It was, of course, tough to realize that I was losing some quickly and strongly made friendships.  But even more, I felt that as those white SUV’s pulled away with their class inside, that the Finca itself was losing its driving forces.  Its leadership and passion and strongest love.  I had stayed up all night with a handful of viejos, so after their departure, I went back to grab an hour-long nap before I had to start teaching class.  But when I woke up, the idea set in that the hole left behind needed to be filled, and that my class had come to do it.  We couldn’t, of course, but we must.  That so much of these kids lives and the future of the Finca, for the time-being, was now in our hands for safekeeping.  People were going to come to me with things to get done.  Like, important things.  And these amazing kids would start needing me now, too.

What’s left when they drove off is responsibility.  And that is a damn scary thing when you know you’re incapable of the task set before you.  There is a certain sense in which I didn’t realize just how great the need would be before I came.  Or maybe another way of saying that is I didn’t see how real it was until I met the people themselves with the need.

The other night we had a pijamada - sleepover – for the older boys.  It essentially consisted of dragging mattresses over to the high school and drinking Coke and watching dubbed action movies all night long.  If at any point Harrison or I started to fall asleep, the boys would wail on us with their pillows until we got the message.  This was an all or nothing affair, apparently.  It was exhausting and the movies were truly terrible, but that feeling of being a little piece of normal in their otherwise very atypical daily lives was beautiful.  They may be forced together and alone, but for at least one night they were brothers, just teenagers at a Friday night sleepover.

I suppose that really, that is all we as missionaries can provide.  Fragments of normalcy and respite amidst the otherwise difficult realities that accompany their lives.  A smile amidst a difficult day.  A sandcastle on a lonely moment.  A prayer in a desperate hour.  Whatever our intentions may have been in coming, we fix nothing down here.  Trying to jump the gap between what is needed and what we can give we will inevitably fall.  We have neither the tools nor the skills nor the time to do it.  But as the viejos have left and we place our own hands where their’s once were, holding up walls and wiping away tears and picking yourself back up after you fall, it is possible, if only for a moment to feel as if the spot fits our hands as well.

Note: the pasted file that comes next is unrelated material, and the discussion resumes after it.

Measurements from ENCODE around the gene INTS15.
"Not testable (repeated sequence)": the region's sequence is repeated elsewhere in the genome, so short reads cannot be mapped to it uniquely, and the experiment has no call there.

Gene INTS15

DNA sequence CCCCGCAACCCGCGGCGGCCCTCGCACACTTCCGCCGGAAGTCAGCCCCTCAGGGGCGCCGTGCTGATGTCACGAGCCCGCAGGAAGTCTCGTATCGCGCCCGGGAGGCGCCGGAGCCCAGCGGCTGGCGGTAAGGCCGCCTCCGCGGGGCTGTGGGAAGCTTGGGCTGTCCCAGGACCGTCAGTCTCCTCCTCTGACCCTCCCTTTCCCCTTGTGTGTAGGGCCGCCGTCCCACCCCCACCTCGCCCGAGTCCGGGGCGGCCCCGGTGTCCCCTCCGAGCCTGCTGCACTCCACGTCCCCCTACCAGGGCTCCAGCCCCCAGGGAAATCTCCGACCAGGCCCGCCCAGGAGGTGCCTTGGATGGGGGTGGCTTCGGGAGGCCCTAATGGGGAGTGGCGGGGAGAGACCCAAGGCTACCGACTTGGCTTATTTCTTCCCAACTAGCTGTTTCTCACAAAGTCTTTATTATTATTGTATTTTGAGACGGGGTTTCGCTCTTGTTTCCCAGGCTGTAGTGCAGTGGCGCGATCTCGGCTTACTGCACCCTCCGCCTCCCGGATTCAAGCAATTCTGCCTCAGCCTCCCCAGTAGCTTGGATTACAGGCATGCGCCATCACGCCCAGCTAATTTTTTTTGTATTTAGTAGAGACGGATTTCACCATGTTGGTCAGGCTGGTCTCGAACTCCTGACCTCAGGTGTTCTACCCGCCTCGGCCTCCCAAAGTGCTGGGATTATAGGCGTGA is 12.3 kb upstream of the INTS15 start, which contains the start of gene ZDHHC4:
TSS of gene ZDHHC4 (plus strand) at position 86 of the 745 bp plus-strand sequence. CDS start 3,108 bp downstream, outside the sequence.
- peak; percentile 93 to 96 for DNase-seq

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Posted on November 17, 2013 by

Just Be You

The other day I was out working on a project with one of our girls here who just graduated high school.  We were painting and she was in a pretty exhausted/cranky mood.  Most of the time we were passing in silence, but after a while I asked her for advice on how to be a good missionary.  She just shook her head, laughed, and said, “each one is who they are.”  Puzzled, I tried another tack.  I asked who among us she thinks is good example of a missionary at the farm.  “None of them,” she replied.   “You can’t say one person should be like another.”

I was pretty surprised and caught off guard by her reply.  She is by far one of the more talkative kids and I expected for sure after all the years she has lived here, she would have an opinion on what made a good missionary.  The “oldies” – the class mine is here to replace – are leaving Thursday and I was eager to hear from her perspective what from our side has made her experience better.  Stupid question she seemed to be saying.  Don’t try and be them.  Be you and let that be enough.